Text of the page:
Bad Feminist: Essays

Roxane Gay
A collection of essays spanning politics, criticism, and feminism from one of the most-watched young cultural observers of her generation, Roxane Gay.“Pink is my favorite color. I used to say my favorite color was black to be cool, but it is pink—all shades of pink. If I have an accessory, it is probably pink. I read Vogue, and I’m not doing it ironically, though it might seem that way. I once live-tweeted the September issue.”In these funny and insightful essays, Roxane Gay takes us through the journey of her evolution as a woman (Sweet Valley High) of color (The Help) while also taking readers on a ride through culture of the last few years (Girls, Django in Chains) and commenting on the state of feminism today (abortion, Chris Brown). The portrait that emerges is not only one of an incredibly insightful woman continually growing to understand herself and our society, but also one of our culture.Bad Feminist is a sharp, funny, and spot-on look at the ways in which the culture we consume becomes who we are, and an inspiring call-to-arms of all the ways we still need to do better.


Reviewed: 2021-06-21
Maybe it's a dislike of the essay format. Maybe it's that I'm reading five+ years after most of the cultural events Gay discusses. Maybe it's something else. But this book just left me...underwhelmed. I enjoyed the first and the last two essays, which discuss feminism and Gay's view of herself as a 'bad feminist'. Everything in between was just a bit..meh.
Reviewed: 2020-05-27
Sometimes it's just nice to read a book that makes you realize how not alone you are in your thoughts. This is sharp, funny, and incredibly accessible. I'm heartened to know how popular it is, and I hope it keeps circulating for a while.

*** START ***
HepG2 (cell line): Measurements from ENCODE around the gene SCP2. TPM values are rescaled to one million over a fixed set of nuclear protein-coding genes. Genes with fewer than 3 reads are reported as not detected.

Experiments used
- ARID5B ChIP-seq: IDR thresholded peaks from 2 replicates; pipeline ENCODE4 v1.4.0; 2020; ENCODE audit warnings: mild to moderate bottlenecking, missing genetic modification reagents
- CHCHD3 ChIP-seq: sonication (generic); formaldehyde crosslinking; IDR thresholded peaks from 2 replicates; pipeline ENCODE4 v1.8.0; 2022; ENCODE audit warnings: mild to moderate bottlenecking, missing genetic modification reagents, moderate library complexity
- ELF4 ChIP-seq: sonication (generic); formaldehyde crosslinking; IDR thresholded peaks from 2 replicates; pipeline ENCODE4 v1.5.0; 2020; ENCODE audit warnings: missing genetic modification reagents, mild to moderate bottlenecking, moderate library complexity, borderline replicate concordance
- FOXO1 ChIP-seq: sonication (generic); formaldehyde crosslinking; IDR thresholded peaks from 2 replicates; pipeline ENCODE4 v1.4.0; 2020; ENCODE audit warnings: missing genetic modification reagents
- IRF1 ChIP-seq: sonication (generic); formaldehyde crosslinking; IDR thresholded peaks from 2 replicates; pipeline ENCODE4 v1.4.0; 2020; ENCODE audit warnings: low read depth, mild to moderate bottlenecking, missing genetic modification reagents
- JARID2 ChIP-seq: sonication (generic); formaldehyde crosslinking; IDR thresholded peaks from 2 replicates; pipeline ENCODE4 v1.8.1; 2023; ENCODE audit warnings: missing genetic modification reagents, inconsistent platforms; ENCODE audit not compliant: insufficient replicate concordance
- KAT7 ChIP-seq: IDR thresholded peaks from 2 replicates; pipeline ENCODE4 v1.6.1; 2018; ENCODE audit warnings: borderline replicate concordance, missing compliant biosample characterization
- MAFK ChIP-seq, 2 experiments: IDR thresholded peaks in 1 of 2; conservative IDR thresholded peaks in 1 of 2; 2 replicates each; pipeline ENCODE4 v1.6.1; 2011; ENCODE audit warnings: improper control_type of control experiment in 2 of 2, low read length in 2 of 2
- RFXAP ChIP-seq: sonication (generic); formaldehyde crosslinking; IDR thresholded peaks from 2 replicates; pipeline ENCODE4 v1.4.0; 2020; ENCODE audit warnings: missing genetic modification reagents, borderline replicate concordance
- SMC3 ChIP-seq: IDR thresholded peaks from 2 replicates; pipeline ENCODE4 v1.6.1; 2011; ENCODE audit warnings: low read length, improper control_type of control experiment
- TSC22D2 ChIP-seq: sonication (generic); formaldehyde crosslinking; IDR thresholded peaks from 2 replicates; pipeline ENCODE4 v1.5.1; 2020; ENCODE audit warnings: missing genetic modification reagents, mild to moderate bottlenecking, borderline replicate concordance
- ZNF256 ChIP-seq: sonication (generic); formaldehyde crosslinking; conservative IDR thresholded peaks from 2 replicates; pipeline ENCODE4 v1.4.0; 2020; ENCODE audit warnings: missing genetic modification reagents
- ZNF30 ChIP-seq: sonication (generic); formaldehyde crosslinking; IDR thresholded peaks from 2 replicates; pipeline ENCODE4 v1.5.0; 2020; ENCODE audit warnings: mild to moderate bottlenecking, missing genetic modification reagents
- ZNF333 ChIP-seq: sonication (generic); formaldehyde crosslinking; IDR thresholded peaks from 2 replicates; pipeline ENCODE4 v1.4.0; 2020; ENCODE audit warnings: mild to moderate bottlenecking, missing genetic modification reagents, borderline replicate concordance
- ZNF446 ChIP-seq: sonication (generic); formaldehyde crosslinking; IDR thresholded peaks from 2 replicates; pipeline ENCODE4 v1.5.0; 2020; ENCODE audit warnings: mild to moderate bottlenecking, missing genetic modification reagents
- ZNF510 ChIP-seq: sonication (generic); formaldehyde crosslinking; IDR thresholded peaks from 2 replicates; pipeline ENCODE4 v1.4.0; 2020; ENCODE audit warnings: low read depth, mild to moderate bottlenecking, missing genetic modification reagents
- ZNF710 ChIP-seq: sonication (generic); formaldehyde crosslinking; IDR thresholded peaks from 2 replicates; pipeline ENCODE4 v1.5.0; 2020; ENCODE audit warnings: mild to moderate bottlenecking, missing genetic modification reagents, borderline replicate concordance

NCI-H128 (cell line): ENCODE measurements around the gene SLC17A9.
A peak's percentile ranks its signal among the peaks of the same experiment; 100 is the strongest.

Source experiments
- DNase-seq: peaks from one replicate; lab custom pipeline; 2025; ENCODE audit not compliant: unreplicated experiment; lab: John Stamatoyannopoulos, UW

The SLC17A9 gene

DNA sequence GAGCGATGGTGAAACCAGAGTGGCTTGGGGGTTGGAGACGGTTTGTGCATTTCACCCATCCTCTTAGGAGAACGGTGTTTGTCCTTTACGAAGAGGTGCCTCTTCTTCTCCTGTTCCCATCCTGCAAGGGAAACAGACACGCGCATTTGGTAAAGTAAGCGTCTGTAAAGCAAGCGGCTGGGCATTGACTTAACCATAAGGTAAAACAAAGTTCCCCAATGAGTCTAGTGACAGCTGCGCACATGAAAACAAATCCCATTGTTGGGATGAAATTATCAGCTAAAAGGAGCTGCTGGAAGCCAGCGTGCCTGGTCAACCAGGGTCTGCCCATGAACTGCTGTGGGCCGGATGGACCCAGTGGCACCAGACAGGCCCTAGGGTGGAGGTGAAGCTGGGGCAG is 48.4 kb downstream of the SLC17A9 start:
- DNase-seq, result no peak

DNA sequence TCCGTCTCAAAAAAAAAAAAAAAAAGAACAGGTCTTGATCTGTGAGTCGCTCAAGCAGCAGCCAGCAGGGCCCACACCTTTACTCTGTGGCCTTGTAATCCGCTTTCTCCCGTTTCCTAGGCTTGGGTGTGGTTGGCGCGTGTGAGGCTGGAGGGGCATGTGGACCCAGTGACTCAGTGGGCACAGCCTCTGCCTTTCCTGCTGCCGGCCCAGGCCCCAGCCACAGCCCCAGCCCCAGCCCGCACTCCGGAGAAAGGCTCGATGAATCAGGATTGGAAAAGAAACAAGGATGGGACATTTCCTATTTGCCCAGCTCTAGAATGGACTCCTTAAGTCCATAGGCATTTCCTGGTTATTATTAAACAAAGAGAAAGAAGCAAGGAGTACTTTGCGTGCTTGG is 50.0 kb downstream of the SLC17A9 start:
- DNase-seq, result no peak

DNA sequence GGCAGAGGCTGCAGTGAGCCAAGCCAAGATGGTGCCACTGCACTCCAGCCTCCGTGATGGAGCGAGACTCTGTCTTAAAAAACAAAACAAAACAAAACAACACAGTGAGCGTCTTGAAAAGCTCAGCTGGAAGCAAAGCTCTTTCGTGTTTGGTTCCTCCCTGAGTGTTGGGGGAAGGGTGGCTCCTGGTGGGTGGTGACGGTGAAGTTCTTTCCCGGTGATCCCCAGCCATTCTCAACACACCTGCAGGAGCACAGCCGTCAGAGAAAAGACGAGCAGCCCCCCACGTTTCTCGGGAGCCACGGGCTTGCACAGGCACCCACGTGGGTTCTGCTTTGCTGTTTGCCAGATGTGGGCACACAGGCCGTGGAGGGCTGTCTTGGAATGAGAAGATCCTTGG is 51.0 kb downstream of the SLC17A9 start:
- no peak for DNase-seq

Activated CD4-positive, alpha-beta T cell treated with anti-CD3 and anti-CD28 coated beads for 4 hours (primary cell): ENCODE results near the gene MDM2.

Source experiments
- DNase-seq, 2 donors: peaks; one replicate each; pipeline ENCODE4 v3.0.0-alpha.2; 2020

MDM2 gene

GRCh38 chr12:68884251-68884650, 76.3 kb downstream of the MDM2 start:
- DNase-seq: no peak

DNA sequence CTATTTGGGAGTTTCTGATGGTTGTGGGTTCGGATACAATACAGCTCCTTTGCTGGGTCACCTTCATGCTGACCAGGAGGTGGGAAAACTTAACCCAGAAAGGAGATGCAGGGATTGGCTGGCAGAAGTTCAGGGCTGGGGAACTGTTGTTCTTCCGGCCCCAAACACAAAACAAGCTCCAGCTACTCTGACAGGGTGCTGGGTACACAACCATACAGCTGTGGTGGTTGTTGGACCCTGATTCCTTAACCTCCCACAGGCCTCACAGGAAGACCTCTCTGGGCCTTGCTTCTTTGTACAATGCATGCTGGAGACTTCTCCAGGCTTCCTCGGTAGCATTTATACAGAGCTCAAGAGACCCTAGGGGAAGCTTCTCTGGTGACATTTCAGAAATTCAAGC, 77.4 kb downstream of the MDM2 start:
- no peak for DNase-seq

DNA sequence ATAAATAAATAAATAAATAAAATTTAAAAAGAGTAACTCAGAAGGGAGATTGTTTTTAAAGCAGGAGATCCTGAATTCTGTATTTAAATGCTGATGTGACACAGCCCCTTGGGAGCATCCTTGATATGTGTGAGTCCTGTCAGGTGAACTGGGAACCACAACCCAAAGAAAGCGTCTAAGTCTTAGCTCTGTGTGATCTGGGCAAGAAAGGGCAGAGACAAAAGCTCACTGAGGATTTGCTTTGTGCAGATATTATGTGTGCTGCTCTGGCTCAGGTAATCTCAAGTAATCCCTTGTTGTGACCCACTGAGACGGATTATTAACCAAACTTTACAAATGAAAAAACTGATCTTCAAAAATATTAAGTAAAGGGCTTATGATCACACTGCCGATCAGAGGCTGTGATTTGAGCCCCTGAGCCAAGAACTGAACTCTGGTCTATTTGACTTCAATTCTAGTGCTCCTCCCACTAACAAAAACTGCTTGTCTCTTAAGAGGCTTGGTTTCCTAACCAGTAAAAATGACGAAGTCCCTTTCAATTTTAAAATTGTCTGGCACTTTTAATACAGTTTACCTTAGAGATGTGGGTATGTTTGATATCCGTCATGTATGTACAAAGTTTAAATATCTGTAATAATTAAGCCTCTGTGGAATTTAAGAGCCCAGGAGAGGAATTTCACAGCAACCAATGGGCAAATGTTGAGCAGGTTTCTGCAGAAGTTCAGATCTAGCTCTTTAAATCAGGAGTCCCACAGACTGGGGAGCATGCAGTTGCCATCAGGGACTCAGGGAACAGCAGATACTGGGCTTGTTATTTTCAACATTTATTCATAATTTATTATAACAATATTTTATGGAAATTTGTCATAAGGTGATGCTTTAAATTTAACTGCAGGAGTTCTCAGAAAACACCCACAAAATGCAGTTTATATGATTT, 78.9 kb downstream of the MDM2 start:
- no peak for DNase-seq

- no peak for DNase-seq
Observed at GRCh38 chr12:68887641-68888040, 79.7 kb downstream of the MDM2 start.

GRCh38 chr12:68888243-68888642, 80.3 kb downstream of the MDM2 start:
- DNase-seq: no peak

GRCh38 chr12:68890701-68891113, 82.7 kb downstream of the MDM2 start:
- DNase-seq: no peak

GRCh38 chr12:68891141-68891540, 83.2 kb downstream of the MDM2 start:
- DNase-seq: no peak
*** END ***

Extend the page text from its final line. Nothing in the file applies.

Reviewed: 2019-06-18

I wanted to reread this because some other books I've read more recently had me longing for the good ole days of 4 years ago, when I read this the first time. If you don't want to read the whole book, there are a few chapters and passages that are so on point, and have so much to do with how the world seems strangely turned inside out lately - even though clearly Roxane Gay wrote this book before that happened. 

I particularly wish every single person would read The Illusion of Safety/The Safety of Illusion - possible the best chapter on the difference between perceived safety and actual safety that I've found in regular non-psychobabble language.

I know Roxane Gay has newer books out, but this one has some very choice essays that will stand the test of time to become classics, I believe. While some of the essays are showing their age, she really does have her head on nicely and writes cogently and passionately about the things that really matter without ever delivering anything like some of the screeds I've read this year.

Reviewed: 2019-04-20
I think I wanted to like this more than I actually did. A pity, cause I still enjoy Gay's writing, maybe just not in book form.
Reviewed: 2019-01-14
I think I would have liked this book more if I was just getting into feminism or race studies. But for me now, it seems rudimentary and not critical enough in more expansive ways.
Reviewed: 2017-01-29
Like with many anthologies, I started putting stars next to the stories on the list in the front of the book that were particularly noteworthy. I put a star next to at 3/4s of these essays, whether for the depths of thought they contain or the soul-crushing, simplistic sentences they're written in.
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